GCP’s IAM syntax is better than AWS’s

Google’s GCP and Amazon’s AWS both have something called IAM (Identity & Access Management) at their heart. AWS’s is definitely easier to understand than GCP’s, largely because GCP’s identity system is tied to Google-at-large’s identity system, meaning GCP users are also YouTube users; AWS is blissfully untied to Amazon.com in comparison. However, GCP gets something right that AWS didn’t, and it’s something everyone who eventually builds out their own permission system should copy. It’s a tiny thing, really: the syntax for operations within the IAM system.

To clarify terminology here, by “operation” I mean “a fine-grained thing you can do”. OAuth calls these “scopes”. Almost no two systems in the world agree on what to call these things, but I think “operation” is the best word for the job.

In AWS, an operation is called an action, and they look like this:

  • s3:GetObject
  • dynamodb:Query
  • iam:CreateRole

In GCP, an operation is called a permission, and they look like this:

  • storage.objects.get
  • spanner.databases.select
  • iam.roles.create

If you ever find yourself building a fine-grained permission system, copy GCP’s syntax, not AWS’s. In almost every other category AWS made a simpler to understand system, but GCP got this one right. Here’s why:

  1. GCP permissions have a more consistent structure. They are always of the form:


    This makes the policies easier to parse mentally.

  2. As a result of their structure, GCP permissions always give away what sort of resources they grant access to.

    By contrast, in AWS, can you guess what sorts of resources it’s useful to have dynamodb:Query on? The answer isn’t just DynamoDB tables, it’s also GSIs. You will almost certainly mess this up the first time you do IAM with DynamoDB, and will get an error when you try to read from a GSI for the first time.

    If AWS had followed GCP’s lead, they would have probably split the permission into two: dynamodb.table.query and dynamodb.gsi.query. Or they would have come up with a pseudo-resource that unifies table and GSIs, call it a “table-ish”, and have it be dynamodb.tableish.query.

    In any case: lack of structure here means that what should be a “caught on the first pass of reading the docs” sort of bug instead becomes a “you’ll only figure this out by running into an error after launching it” kind of bug.

  3. GCP could introduce wildcards more clearly than AWS could. GCP doesn’t actually let you do wildcards at all today, but if they did they would have a clearer version of widely-used AWS patterns.

    This is because in practice, wildcards are for two things:

    • Let someone do any sort of operation on a specific sort of resource.
    • Let someone do a particular operation on any resource within a service.

    In GCP-land if there were wildcards, you’d express these as:

    • storage.objects.*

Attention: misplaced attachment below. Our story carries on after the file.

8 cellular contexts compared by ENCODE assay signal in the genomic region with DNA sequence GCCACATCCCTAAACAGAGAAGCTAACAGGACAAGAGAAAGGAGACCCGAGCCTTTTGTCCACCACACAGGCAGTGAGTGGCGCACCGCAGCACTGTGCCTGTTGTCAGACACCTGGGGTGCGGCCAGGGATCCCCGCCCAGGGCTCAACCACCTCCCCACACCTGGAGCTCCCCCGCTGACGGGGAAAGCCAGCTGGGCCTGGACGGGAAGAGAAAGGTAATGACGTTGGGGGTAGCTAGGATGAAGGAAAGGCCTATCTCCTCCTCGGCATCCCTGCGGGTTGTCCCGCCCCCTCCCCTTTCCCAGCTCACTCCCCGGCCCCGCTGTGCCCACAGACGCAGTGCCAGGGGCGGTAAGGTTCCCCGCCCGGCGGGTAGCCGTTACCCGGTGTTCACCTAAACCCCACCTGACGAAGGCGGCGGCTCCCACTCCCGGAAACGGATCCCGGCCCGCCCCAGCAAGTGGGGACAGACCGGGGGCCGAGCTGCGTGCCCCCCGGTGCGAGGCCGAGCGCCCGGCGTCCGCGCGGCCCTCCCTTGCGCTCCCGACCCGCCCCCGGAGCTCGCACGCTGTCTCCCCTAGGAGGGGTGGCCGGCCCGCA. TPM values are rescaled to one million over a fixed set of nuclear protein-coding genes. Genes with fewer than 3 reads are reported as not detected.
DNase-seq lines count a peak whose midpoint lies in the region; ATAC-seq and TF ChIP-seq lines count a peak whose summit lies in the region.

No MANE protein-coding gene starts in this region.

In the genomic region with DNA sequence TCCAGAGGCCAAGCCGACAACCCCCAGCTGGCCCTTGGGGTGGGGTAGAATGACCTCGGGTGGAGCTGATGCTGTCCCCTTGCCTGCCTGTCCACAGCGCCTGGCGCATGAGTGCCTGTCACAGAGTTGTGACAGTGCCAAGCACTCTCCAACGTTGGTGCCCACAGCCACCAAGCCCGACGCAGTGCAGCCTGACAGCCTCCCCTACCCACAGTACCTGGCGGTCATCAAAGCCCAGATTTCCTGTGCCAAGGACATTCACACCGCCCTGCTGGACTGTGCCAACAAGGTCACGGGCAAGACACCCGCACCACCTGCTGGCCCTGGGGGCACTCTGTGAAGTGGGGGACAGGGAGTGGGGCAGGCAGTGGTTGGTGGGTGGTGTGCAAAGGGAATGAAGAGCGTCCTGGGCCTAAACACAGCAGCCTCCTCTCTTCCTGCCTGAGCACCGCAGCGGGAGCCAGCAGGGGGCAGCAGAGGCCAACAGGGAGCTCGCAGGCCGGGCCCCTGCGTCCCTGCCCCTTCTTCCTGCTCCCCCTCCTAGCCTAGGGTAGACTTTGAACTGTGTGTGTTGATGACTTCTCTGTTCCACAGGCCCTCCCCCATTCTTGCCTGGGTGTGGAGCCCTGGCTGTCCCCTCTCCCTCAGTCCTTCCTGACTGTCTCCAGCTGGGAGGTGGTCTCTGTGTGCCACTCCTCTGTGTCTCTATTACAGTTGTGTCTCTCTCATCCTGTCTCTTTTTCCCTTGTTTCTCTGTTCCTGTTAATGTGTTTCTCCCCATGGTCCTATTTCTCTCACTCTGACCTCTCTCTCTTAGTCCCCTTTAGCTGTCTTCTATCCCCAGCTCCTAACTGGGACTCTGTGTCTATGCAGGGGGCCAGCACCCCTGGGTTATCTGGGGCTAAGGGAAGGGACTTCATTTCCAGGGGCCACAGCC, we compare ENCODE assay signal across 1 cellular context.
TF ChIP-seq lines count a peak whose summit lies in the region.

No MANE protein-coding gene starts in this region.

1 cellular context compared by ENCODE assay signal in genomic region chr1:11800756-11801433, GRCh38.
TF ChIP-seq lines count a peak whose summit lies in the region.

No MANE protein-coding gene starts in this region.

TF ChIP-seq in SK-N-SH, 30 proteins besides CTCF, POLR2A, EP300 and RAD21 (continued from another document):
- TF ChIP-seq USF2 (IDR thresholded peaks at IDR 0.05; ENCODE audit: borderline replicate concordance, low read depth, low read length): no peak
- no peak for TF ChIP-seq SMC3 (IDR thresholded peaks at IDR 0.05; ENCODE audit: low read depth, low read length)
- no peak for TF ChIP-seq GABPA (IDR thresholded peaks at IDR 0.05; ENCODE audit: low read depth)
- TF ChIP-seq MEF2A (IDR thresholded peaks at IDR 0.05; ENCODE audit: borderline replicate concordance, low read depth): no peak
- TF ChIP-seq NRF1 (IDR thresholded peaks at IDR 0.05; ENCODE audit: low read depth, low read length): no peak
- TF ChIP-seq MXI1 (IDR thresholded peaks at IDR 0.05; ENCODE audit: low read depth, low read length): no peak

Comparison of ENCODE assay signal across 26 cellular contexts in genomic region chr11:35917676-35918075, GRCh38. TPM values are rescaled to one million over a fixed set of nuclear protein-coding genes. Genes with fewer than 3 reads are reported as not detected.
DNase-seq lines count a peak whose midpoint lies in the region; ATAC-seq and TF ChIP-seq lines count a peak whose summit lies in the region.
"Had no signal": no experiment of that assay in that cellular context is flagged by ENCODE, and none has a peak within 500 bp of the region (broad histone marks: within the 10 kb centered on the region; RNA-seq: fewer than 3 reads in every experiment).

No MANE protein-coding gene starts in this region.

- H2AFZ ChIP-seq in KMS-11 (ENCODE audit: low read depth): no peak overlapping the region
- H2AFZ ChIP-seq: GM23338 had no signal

• storage.*.create

    In AWS-land, you typically see:

    • s3:*Object
    • s3:Create*

    The GCP examples are considerably easier to understand.

  4. There is a subtle, mostly-theoretical problem with the glob-style permissions in AWS.

    If your intention was to make sure some sort of worker has append-only access to S3, and you give them s3:Create*, then you run into the risk that S3 has, or will add at any point in the future, some action called s3:CreateOrUpdateObject or some equivalent.

    This isn’t pure theory. There’s already a permission called autoscaling:CreateOrUpdateTags. So autoscaling:Create* is already not just append-only. AWS could add more actions like this, at least in theory.

  5. AWS’s syntax is tightly bound to English pluralization rules, and English defies glob patterns. For instance, consider these actions, taken from a policy in AWS’s reference documentation for writing IAM policies:

      "Effect": "Allow",
      "Action": [
      "Resource": ["arn:aws:iam::*:user/${aws:username}"]

    The first, fourth, and fifth actions in that policy are an example of what I mean. Take iam:*AccessKey*. The spirit of that action is to let someone do anything to IAM access keys, but not access anything else. You would probably have expected this would be done with iam:*AccessKey, but the issue is that this doesn’t cover iam:ListAccessKeys. The trailing * is trying to capture English pluralization suffixes.

    But English pluralization isn’t that simple. If instead of IAM access keys you wanted to let someone manage IAM policies, you would have to write:


    That’s pretty hard to make sense of. You’d have to do it this way because of how English pluralizes “policy”, namely by replacing “y” with “ies”. If you did iam:*Policy*, you would have missed iam:ListPolicies.

    By contrast, GCP’s style handles this without difficulty. We go from AWS’s:


    To GCP’s:


    Consider that some English plurals are utterly irregular, and if your IAM system manipulates them, your users may struggle to implement their IAM requirements with your system: “man / men”, “mouse / mice”, “person / people”, “datum / data” (this one differs between American and British English), “genus” / “genera” … the list goes on.

    Finally, and I think this is the most important point: many of your users may not be English speakers, and so these quirks can be very confusing to them. Chinese, in particular, does not typically use a grammatical plural form, so many native Chinese speakers struggle with English plurals. Accessibility doesn’t just mean making your system work with the blind, it also requires being usable for people of various reading levels.

I know this is a tiny thing. AWS’s action syntax really isn’t so bad. But given how much time a lot of cloudsec and other engineers spend looking at IAM policies, you might as well just use the nicer practice. There’s essentially no downside.